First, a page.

I've been using a hybrid approach.
I have a single page, index.html that establishes the basic 'layout' of my application, header, footer, etc. The main content, or 'view' as I term it, is a div with a javelin cell called current-view. This cell/view is dynamically switched using secretary reading changes to the url (using Google's Html5History object ...). I have a series of namespaces holding a (defelem view) function in each just to keep the individual views and their logic separate. Secretary calls the view function and stores the result in the current-view cell.
This way I don't have to pre-render every 'page' which avoids your concern about overloading the browser. The content is switched dynamically based on the url. Downside, of course, is that you pay the cost of creating the DOM elements on view switch, but it's not noticeable for simple views. For the more complex Admin section of my app, where I do want a number of datasets loaded upfront, I use Micha's tabs widget found in the hoplon-demos to provide a neat way of switching between 'sub-views'.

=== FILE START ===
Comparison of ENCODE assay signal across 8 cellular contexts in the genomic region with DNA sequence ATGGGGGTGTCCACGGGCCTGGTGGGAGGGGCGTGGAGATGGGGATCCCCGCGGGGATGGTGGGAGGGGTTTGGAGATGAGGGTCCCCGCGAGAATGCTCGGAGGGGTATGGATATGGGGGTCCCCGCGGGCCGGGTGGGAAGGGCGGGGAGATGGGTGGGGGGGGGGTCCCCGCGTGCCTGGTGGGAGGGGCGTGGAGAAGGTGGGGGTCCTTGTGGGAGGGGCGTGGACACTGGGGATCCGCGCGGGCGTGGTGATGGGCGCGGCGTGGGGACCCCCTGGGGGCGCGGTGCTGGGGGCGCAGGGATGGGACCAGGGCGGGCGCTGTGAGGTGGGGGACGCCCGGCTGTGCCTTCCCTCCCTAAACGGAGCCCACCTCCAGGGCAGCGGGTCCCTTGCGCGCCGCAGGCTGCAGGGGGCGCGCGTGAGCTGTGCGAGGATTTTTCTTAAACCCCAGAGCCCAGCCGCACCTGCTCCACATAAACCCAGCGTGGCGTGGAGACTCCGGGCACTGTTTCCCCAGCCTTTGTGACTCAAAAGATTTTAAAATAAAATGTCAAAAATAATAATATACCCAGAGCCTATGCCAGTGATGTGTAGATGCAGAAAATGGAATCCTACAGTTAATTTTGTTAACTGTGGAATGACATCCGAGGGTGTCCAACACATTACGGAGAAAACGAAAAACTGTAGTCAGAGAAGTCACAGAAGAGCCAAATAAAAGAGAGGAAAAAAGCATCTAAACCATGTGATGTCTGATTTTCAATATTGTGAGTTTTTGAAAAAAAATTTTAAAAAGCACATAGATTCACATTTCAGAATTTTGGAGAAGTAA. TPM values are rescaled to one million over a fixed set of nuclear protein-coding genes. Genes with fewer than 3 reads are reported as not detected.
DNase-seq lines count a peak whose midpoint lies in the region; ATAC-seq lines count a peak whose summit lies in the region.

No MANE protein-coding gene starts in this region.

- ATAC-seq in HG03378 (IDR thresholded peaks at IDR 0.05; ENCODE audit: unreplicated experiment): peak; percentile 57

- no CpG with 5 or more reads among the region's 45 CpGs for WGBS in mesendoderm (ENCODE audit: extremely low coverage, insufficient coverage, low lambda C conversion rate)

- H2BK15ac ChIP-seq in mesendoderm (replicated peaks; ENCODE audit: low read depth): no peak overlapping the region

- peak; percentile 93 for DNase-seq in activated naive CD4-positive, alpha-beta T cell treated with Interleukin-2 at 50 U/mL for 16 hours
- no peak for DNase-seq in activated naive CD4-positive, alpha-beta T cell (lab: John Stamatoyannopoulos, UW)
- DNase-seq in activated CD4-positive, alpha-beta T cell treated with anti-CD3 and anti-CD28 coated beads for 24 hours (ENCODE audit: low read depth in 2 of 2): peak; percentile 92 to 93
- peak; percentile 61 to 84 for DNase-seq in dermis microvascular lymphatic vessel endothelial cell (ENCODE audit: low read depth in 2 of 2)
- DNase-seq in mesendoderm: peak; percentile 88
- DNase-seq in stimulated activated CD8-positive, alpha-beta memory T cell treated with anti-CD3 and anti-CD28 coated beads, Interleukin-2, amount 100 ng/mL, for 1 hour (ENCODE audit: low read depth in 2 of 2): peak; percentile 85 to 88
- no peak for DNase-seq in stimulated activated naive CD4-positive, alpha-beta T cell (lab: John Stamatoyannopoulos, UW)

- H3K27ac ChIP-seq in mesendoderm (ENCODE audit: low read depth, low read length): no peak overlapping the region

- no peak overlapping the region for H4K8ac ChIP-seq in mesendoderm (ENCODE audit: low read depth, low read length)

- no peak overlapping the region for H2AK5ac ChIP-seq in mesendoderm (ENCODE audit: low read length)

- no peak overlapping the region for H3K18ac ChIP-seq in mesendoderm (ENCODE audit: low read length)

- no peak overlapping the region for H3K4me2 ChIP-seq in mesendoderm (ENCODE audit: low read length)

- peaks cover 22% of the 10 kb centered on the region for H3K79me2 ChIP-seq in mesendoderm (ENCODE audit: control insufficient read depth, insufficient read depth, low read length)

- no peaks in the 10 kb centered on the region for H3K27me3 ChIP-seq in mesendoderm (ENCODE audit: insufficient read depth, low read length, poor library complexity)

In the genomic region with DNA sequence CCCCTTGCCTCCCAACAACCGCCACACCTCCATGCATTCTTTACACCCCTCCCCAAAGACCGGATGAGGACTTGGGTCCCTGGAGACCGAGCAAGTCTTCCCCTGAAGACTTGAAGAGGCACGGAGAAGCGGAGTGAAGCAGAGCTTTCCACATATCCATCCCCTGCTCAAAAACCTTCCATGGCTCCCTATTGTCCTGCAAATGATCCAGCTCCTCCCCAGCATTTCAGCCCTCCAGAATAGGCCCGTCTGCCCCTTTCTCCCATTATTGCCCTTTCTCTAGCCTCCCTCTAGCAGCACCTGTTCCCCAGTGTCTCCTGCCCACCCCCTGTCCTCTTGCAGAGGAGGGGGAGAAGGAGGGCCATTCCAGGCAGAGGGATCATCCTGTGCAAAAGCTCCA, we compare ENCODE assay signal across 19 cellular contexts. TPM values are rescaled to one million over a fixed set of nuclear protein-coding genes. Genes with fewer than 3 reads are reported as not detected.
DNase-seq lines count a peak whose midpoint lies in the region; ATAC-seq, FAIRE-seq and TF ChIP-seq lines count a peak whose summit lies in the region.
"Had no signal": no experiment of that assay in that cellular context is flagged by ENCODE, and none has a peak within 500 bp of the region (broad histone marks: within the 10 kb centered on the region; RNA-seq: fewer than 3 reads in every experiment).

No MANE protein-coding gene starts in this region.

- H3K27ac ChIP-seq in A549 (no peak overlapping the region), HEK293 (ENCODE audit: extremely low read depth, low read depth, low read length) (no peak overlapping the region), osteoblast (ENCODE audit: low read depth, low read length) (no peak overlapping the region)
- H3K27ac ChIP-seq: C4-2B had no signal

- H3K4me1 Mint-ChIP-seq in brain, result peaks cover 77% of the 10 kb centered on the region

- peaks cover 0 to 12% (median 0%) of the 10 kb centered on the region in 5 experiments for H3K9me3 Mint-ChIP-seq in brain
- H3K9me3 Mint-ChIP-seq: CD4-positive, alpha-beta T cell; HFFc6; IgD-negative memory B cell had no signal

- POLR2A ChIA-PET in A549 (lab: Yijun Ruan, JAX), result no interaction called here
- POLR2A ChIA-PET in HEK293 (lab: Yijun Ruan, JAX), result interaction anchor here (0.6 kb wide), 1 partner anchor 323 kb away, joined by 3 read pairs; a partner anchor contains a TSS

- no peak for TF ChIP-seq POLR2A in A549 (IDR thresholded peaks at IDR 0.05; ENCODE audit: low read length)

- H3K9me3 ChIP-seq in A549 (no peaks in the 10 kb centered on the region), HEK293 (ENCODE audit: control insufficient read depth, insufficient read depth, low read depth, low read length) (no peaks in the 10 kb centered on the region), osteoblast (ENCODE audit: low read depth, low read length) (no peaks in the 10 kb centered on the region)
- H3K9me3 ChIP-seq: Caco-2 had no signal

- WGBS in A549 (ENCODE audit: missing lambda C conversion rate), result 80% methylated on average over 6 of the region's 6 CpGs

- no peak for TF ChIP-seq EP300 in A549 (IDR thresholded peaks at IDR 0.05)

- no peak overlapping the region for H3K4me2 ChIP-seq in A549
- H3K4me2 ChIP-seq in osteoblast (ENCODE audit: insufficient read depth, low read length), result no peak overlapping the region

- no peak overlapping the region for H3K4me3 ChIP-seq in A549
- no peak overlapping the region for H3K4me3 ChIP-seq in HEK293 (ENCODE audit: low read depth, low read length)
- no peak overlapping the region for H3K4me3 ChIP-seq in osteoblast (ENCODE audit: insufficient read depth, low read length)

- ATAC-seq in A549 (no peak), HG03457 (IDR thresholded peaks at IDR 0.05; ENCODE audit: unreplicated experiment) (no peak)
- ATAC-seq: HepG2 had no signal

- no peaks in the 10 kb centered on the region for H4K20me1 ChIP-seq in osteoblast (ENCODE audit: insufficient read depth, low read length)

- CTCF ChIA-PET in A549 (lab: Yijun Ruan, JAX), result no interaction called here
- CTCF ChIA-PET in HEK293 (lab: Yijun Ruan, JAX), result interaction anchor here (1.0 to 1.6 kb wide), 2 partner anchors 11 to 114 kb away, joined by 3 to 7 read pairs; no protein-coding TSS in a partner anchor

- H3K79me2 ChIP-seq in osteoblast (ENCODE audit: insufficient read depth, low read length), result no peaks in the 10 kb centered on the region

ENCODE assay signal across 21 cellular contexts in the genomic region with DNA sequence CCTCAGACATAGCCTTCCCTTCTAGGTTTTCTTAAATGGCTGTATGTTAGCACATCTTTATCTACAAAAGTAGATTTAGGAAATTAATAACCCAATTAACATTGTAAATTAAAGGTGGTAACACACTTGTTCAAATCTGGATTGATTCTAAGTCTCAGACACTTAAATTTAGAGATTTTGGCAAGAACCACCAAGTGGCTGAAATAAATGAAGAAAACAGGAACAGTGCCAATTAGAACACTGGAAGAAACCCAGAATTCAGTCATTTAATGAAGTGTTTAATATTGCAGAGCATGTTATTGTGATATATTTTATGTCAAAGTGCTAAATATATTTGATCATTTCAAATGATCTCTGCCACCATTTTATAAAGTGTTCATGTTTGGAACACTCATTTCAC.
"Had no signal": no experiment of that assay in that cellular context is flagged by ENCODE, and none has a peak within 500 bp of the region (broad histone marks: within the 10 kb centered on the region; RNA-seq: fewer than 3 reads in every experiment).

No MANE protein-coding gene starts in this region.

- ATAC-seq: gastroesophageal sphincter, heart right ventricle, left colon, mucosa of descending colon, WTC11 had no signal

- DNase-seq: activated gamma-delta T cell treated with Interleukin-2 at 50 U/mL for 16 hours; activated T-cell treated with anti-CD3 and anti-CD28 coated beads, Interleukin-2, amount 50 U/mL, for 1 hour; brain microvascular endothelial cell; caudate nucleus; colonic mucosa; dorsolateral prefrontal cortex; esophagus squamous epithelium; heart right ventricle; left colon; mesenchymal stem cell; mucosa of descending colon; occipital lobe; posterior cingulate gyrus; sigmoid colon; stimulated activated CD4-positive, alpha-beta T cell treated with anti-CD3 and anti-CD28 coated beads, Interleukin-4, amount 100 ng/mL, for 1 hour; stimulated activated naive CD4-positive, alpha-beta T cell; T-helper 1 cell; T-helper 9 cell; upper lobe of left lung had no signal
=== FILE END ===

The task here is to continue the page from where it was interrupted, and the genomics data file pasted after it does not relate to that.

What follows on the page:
This approach seems to be quite flexible, I can choose between loading a lot of 'views' up front or waiting for the user to navigate to part of the app before creating that view.